I thank the authors for a comprehensive revision that addressed many of my concerns. It was good to see that the heritability values are correlated across different methods, and that several other methods produced heritability values smaller than those generated by lme4QTL. This, together with the fact that heritability values for some bacteria are higher than those for traits like length and weight, supports my notion that lme4QTL heritability values are overestimated. I am not sure what the reason is -- it's hard to know without spending time digging into the data, and I might not have the statistics background to advise on this -- but I am not confident that these values are robust. I would encourage the authors to investigate these analyses very thoroughly, making sure that all potential confounders are accounted for, the models are reasonable, and there are no artifacts in the data. I would suggest the text includes the results of heritability analysis with other approaches (in addition to lme4QTL) more prominently: Figure 1 should report and visualize heritability values from all methods used, and visualize the correlations between them. The text should describe these results, the methods used, the heritability values reported and their correlation.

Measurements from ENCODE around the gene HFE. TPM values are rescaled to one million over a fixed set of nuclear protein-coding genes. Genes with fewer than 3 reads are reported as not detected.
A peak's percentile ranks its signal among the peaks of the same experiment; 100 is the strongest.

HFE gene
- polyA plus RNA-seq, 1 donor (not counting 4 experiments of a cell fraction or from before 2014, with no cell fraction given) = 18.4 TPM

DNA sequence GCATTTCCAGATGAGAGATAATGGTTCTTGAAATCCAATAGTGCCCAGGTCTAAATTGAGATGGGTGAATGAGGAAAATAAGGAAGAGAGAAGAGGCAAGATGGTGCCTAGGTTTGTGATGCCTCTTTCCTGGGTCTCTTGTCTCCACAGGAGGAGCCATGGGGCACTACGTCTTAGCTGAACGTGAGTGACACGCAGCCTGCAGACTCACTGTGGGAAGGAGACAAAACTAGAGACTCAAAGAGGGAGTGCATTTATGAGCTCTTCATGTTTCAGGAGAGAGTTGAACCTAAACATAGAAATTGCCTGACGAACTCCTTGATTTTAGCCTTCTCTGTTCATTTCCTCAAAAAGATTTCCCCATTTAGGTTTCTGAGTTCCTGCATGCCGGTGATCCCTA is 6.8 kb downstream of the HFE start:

We agree the differences between estimates from different methods needed further explanation. We thoroughly scrutinized the publications describing each method, together with input from a colleague who is an expert in quantitative genetics (Jason Wolf, University of Bath).